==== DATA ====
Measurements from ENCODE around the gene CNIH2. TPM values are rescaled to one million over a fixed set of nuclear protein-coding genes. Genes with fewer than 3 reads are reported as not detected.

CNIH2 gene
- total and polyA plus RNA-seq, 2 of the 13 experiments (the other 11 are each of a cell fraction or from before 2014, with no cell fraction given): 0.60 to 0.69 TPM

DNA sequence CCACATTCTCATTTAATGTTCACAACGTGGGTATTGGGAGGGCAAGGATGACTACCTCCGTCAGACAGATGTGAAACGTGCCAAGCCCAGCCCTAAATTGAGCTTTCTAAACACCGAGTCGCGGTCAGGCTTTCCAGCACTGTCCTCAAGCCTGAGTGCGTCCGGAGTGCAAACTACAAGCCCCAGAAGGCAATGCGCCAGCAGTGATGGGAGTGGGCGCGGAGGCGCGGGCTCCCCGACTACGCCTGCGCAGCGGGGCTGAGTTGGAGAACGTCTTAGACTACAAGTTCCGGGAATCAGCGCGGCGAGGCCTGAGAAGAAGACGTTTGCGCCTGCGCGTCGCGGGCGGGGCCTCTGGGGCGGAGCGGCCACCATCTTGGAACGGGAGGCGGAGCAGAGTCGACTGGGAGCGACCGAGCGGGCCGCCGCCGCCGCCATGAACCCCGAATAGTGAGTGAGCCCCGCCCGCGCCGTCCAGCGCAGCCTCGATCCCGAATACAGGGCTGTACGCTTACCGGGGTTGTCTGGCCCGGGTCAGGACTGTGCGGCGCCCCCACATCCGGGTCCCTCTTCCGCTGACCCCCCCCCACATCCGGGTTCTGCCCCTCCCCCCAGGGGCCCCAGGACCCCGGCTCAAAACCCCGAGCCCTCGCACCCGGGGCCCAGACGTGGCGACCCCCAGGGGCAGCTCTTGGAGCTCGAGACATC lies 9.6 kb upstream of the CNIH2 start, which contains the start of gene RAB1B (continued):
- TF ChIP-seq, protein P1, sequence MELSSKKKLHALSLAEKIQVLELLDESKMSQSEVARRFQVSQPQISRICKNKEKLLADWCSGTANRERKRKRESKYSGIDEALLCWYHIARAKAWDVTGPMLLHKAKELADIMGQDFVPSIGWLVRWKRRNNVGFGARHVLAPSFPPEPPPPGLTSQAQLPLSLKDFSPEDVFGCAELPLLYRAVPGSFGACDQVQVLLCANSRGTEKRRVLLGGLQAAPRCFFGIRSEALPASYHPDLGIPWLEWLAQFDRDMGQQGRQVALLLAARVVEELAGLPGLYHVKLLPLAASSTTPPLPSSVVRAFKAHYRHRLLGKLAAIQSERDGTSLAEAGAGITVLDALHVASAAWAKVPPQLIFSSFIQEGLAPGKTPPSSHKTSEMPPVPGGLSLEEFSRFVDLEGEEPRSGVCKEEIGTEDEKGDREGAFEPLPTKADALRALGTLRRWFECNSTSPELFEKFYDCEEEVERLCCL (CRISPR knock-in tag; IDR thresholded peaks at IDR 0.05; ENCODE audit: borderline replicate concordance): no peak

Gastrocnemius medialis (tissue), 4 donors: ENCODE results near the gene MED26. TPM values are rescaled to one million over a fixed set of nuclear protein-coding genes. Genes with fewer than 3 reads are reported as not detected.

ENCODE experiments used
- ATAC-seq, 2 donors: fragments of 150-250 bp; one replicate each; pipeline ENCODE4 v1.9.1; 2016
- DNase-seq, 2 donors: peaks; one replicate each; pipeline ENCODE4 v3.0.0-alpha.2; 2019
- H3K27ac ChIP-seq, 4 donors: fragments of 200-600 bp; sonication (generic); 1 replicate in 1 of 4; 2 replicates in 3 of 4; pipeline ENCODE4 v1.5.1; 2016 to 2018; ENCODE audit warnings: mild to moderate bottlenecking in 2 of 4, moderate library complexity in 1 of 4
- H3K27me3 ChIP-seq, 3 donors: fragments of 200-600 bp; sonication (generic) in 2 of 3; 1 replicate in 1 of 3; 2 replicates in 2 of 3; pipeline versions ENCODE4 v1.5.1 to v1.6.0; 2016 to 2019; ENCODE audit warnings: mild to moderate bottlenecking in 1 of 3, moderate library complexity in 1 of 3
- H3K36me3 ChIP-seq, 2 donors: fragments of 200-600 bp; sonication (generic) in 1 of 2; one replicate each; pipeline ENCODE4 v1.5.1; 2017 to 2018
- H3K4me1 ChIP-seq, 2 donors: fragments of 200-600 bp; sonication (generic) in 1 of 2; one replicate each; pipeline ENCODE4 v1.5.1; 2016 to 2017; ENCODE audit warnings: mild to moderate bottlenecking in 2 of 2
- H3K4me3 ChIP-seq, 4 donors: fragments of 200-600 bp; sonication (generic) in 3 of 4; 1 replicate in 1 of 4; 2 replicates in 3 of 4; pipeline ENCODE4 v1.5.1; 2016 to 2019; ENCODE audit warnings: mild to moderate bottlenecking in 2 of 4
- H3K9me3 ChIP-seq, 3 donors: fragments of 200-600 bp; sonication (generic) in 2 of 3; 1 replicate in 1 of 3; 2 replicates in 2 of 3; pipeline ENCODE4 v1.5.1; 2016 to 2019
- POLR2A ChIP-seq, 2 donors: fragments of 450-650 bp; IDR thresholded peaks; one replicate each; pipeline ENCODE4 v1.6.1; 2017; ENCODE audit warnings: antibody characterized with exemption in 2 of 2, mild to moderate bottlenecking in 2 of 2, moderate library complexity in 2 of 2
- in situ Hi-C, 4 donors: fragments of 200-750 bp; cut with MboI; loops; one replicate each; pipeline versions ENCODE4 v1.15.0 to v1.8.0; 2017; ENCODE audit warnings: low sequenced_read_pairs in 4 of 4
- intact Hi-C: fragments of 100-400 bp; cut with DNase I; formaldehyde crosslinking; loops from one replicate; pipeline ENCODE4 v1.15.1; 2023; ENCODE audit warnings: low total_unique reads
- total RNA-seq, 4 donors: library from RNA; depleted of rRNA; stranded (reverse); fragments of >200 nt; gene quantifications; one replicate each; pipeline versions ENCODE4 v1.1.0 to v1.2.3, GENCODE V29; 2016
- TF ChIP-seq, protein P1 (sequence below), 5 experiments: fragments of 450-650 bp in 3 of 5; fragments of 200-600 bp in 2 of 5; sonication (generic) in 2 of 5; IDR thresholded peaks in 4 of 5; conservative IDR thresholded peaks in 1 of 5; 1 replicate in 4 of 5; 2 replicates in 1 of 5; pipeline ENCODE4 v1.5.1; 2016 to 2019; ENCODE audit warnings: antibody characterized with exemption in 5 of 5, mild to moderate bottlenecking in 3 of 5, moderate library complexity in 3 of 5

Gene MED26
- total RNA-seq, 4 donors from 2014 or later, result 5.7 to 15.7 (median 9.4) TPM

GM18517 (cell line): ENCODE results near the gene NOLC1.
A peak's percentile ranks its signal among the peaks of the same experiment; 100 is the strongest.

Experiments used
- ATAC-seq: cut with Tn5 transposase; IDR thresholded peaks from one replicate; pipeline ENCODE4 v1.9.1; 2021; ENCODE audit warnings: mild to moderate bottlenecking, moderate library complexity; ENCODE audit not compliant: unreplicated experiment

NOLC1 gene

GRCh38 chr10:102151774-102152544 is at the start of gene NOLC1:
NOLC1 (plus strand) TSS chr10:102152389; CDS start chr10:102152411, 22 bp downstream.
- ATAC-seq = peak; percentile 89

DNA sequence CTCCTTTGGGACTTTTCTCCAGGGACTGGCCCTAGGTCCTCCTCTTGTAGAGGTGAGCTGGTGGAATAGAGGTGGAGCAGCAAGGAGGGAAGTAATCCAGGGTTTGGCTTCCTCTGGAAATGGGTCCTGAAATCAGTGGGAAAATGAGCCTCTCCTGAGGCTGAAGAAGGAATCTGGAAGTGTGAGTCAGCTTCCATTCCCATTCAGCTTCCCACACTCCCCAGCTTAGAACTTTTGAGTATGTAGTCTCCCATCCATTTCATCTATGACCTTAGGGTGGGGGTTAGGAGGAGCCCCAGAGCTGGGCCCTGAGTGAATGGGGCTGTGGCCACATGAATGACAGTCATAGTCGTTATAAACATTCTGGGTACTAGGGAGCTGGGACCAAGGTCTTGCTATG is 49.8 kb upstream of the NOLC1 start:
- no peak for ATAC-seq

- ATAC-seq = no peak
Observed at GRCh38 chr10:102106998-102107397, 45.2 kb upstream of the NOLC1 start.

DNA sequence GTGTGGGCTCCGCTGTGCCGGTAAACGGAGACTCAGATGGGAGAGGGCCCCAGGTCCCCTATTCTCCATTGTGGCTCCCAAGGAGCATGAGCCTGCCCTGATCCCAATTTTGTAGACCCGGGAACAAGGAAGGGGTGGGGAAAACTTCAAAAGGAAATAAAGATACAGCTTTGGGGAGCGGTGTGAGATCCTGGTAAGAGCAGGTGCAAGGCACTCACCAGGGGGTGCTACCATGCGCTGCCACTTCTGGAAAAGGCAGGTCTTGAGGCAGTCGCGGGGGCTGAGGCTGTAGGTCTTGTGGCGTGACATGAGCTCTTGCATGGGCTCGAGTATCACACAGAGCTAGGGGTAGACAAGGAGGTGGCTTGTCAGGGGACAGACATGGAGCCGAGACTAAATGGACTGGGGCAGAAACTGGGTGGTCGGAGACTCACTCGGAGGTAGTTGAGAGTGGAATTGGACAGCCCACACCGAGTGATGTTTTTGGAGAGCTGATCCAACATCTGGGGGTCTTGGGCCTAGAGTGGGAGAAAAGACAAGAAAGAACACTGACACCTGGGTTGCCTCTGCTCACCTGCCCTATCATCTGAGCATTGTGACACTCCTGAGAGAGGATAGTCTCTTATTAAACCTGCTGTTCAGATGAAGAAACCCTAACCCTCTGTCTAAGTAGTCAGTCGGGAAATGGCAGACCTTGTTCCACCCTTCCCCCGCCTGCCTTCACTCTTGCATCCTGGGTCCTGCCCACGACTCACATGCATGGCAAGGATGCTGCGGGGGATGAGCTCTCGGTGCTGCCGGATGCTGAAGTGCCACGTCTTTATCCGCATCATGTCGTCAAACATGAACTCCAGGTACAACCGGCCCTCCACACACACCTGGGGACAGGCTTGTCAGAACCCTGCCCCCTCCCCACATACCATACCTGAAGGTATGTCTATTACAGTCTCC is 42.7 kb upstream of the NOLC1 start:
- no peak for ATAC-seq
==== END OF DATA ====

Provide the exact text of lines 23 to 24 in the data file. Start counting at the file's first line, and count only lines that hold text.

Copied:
GM18517 (cell line): ENCODE results near the gene NOLC1.
A peak's percentile ranks its signal among the peaks of the same experiment; 100 is the strongest.